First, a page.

Private Detectives Reel as Recession Hits High-End Adultery (Video)

What’s the one kind of date that’s losing steam faster than you can say ‘Bye-Bye 401(k)’?

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What’s the one kind of date where you don’t go Dutch, ever?
What’s the one kind of date where glamour is considered crucial? 
What’s the one kind of date that’s losing steam faster than you can say “Bye-bye 401(k)”?

Yes, my lovely unfaithful earth lovers, it’s the extramarital date. For better or worse, high-end adultery (and who wants low-end adultery?) has gone kaput.

At least, so say private detectives. One, John DiNatale in Boston, a surveillance detective since his father taught him the art at age 16, says domestic assignments are “falling off the charts.” Indeed, there’s been a 75-percent drop in infidelity cases in the last year. Here he is on CNN recently, talking about the recession:

So let’s look at this: Are rich men, having taken note of their dwindling assets, suddenly willing to let go of their precious girlfriends? Hmm. I wonder. Certainly their interest in spending big money on their own pleasure has been as slow lately as the real-estate market in Manhattan. But perhaps cheating couples are simply scaling down, going to less-elegant spots (DiNatale calls them “no-tell motels”) or even wrangling in the back of cars (Heavens, ladies!). And perhaps more couples are eschewing high-end restaurants and eating in — at the home of the unmarried one, I presume.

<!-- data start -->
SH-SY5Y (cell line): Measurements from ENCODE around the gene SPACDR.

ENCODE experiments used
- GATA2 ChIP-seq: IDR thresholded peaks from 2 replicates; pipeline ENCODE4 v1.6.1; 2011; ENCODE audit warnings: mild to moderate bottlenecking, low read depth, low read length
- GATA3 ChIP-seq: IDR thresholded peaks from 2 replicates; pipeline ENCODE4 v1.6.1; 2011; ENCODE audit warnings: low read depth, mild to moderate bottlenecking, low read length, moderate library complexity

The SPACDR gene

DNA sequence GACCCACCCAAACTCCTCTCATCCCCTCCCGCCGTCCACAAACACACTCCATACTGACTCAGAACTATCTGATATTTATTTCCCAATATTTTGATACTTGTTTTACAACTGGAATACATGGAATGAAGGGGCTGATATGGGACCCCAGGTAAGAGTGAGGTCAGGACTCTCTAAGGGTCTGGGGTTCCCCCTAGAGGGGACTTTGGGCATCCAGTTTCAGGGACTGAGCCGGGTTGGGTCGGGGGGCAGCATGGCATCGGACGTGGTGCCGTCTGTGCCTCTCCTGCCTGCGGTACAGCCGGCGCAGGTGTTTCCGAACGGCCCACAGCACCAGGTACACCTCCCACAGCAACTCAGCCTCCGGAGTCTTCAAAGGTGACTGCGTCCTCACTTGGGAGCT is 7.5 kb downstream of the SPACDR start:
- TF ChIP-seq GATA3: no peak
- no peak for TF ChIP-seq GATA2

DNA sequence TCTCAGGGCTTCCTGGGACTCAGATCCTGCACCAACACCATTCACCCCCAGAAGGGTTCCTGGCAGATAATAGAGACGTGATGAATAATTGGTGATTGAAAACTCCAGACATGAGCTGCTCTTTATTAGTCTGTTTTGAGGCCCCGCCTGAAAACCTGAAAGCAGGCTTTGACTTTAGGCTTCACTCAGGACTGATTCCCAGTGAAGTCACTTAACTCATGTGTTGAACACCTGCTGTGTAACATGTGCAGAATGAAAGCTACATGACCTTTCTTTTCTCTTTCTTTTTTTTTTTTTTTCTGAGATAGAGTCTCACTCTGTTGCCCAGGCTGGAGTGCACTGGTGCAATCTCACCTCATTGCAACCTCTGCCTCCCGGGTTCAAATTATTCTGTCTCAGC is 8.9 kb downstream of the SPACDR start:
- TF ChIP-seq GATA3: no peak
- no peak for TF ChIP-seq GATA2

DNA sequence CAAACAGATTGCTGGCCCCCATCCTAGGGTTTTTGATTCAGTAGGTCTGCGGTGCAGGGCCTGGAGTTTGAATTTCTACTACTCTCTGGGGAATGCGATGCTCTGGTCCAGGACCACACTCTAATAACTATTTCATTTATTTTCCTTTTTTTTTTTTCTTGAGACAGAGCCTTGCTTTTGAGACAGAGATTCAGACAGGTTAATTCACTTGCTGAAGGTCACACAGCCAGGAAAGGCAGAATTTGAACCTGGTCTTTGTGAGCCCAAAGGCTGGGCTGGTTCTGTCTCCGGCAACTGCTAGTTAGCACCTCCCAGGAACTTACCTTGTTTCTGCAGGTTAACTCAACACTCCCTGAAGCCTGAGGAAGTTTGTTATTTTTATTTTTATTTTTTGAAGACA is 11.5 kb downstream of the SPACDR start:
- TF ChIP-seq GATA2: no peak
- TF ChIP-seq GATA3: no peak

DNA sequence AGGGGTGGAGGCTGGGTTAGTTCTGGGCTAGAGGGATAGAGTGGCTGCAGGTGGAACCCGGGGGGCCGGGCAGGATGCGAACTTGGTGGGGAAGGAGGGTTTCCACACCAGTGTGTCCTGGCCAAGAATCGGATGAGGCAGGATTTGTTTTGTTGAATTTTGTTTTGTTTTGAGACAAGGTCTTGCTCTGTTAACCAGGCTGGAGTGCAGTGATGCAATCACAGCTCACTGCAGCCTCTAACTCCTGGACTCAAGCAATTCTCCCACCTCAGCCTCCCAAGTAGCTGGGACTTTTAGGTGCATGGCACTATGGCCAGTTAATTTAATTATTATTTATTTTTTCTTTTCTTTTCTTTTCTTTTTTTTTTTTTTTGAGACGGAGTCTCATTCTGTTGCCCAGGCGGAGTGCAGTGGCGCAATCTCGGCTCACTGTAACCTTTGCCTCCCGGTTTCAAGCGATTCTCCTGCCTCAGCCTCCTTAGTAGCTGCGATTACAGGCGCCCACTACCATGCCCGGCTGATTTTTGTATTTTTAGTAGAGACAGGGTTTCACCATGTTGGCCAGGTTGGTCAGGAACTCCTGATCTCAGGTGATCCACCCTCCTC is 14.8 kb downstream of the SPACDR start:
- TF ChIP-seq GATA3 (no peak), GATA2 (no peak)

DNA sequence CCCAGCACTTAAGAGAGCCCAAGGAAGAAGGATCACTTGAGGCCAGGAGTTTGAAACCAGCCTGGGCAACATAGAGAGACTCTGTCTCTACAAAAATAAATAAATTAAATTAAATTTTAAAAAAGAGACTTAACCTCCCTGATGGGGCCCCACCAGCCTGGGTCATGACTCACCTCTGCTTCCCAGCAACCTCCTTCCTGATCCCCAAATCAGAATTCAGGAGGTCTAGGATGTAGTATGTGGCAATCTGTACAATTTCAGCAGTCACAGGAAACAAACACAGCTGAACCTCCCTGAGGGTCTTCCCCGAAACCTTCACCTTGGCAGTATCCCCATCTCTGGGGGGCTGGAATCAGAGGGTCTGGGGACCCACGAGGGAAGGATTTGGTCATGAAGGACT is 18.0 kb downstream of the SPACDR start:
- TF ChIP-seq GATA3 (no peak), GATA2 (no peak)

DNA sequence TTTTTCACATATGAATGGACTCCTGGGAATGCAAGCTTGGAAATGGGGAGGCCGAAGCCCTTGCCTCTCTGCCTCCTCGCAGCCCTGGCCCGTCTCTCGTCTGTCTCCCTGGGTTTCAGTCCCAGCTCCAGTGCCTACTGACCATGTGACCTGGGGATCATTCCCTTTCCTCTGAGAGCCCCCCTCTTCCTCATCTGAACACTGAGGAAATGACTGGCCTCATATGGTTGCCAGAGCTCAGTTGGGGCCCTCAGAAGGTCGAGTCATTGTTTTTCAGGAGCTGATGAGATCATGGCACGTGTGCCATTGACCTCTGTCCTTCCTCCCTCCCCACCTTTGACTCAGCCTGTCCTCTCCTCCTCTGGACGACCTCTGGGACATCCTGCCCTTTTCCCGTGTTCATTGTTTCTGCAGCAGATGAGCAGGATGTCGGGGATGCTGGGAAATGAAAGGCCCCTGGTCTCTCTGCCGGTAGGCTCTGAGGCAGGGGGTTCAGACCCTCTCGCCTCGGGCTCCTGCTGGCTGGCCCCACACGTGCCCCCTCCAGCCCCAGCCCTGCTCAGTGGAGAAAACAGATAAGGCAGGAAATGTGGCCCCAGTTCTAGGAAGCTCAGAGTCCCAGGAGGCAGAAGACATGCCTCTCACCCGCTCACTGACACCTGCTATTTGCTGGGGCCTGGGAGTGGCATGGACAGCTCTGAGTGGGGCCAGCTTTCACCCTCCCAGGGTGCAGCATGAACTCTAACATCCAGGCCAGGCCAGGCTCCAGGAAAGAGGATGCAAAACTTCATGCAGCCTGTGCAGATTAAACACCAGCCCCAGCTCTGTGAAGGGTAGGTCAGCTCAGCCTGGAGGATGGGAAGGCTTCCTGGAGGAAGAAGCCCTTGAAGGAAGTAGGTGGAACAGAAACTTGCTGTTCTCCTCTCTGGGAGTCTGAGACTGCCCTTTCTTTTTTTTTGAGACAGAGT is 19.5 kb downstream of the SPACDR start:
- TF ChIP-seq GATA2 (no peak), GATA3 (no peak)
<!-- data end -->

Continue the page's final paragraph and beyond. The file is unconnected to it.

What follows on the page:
Renewed moral rectitude, sadly, is unlikely. I’m afraid it’s not so much that  more married people are acting like — yes — married people, but are learning  more money-saving tricks. Some angry wives and husbands are simply refusing to pay the astronomical fees to have their spouses investigated. After all, shelling out roughly $2,500 a day (or $15,000 a week; prices differ around the country) to nail an errant mate can’t fit in with most newly configured recession budgets. And I have it on good authority that some clients, still intent on catching their partners, are doing some of the sleuthing legwork themselves — you know, checking their spouse’s BlackBerries, calendars, gas gauges and so forth — to offset the cumbersome fees. 

I don’t know which gives me a bigger heavenly stomachache: the money spent on illicit love or the astronomical sums spent on private detectives. If a married man and woman took that money they’re siphoning off from their marriages and spent it on the same lovely treats for themselves (and then declared their treats “a secret” from someone — say, the kids — since the secret itself is half the fun of any affair) would some marriages become stronger?

I’ll tell you what. I’m happy about two things: one, that the deep, deep pockets of the Domestic Surveillance crowd has diminished so dramatically; and that divorce, too, is at least temporarily way down. Close to 40 percent of divorce lawyers polled in a recent survey of the American Academy of Matrimonial Lawyers said the economy has dampened divorce.

Now, if only you lovely creatures who so want love could take the money you’re saving and try to renew the love you’re trying so hard to get away from …

Like all savvy goddesses, the Love Goddess has her own blog, which you can visit by clicking here.

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